And anyway, who is to blame when the whole thing is a product of human nature? Do we blame the public for their unbridled optimism and desire for a quick fix? Or the scientific, media and marketing professions for desiring social and financial success?
The flipside to all this is that some of the claimed benefits of resveratrol are available to the public right now. Sirtuins can be activated by exercising a bit more, and eating a bit less.
But that's not a very interesting story; fiction feeds dreams while the facts foster drudgery.
The amount of resveratrol in a glass of red wine is unlikely to have any effect on your health, but if it makes you feel better, raise a glass to the placebo effect. And the proof that science, media, marketers and consumers can together create much value from very little.
Source: The Conversation
This story is published courtesy of The Conversation (under Creative Commons-Attribution/No derivatives).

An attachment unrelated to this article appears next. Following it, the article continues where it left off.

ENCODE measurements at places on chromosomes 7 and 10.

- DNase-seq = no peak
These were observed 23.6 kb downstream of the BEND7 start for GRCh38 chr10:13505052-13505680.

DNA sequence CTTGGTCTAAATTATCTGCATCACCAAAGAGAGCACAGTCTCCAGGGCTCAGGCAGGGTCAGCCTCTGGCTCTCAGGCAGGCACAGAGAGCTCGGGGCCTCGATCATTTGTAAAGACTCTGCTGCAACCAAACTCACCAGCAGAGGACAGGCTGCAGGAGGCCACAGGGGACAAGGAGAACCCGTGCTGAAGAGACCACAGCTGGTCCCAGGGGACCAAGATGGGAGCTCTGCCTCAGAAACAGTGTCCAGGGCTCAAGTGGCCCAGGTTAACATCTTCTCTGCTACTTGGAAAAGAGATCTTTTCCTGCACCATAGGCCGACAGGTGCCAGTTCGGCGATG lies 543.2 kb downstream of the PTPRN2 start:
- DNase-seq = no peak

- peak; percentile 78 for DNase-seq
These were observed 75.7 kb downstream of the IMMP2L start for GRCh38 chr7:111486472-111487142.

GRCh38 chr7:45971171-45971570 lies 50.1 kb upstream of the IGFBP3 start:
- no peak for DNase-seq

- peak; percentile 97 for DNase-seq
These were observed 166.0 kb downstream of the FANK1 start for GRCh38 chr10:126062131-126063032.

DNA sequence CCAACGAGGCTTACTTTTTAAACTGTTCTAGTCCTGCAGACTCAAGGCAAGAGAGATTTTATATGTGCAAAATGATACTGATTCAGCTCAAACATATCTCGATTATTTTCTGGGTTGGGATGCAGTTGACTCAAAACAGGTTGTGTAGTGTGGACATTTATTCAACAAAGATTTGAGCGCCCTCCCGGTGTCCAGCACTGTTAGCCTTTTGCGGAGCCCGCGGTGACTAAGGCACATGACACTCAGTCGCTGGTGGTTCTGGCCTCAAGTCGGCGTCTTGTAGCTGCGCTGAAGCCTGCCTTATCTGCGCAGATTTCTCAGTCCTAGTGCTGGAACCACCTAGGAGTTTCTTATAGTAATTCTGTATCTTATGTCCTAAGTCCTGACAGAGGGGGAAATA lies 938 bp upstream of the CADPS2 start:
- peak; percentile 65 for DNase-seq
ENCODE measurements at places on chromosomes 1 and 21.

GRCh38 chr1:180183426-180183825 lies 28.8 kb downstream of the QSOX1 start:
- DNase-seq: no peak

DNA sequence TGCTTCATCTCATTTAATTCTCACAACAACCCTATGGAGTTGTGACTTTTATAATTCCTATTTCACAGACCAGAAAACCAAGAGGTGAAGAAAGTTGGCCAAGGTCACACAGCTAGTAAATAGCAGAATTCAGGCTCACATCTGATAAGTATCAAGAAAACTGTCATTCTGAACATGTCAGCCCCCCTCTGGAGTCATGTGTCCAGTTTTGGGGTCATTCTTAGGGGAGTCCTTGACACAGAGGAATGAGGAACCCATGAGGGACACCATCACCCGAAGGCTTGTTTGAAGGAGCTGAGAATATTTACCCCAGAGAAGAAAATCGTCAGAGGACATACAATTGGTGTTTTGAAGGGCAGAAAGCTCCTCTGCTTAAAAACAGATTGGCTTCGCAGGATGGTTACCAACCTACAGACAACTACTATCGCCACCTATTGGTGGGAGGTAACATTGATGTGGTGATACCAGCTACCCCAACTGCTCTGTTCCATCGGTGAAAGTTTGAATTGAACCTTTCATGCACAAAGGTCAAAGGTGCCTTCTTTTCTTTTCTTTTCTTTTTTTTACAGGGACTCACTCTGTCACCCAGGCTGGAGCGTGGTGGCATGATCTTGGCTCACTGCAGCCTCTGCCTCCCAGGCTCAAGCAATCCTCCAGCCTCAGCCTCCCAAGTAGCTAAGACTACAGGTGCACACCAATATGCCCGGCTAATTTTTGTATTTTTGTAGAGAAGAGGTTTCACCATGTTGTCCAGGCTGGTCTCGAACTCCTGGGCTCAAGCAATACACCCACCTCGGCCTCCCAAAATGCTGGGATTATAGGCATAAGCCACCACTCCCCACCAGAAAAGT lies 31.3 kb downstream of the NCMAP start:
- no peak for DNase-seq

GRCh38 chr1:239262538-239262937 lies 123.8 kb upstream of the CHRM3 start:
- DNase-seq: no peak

Saturday, March 16, 2013

Women live longer, but have a lower quality of life

Women live longer, but have a lower quality of life
the Institute of Gender Medicine at the MedUni Vienna has presented an alarming result obtained from gender-specific research. According to recent studies, women's quality of life is significantly worse than that of men in terms of health.
16 mar 2013--In Austria and Europe, women live on average around six years longer than men. This is a very positive result for women, one might think, especially in terms of their health. This popular assumption, however, is incorrect. According to Alexandra Kautzy-Willer, Head of the Gender Medicine Unit at the MedUni Vienna, a closer look at the data indicates that women suffer more frequently than men from chronic diseases and functional restrictions and have a poorer quality of life in terms of their health.
Karin Gutierrez-Lobos, MedUni Vienna's Vice Rector for Teaching, Gender and Diversity and Austria's first Professor of Gender Medicine at the MedUni Vienna, adds: "These recent results confirm just how important gender medicine is. They clearly illustrate that women's equality of treatment status is a vital influencing factor on health. If their social status, quality of treatment index or career opportunities improve, for example, so too does their health-related quality of life."
Sex hormones, role models and social behaviour make the difference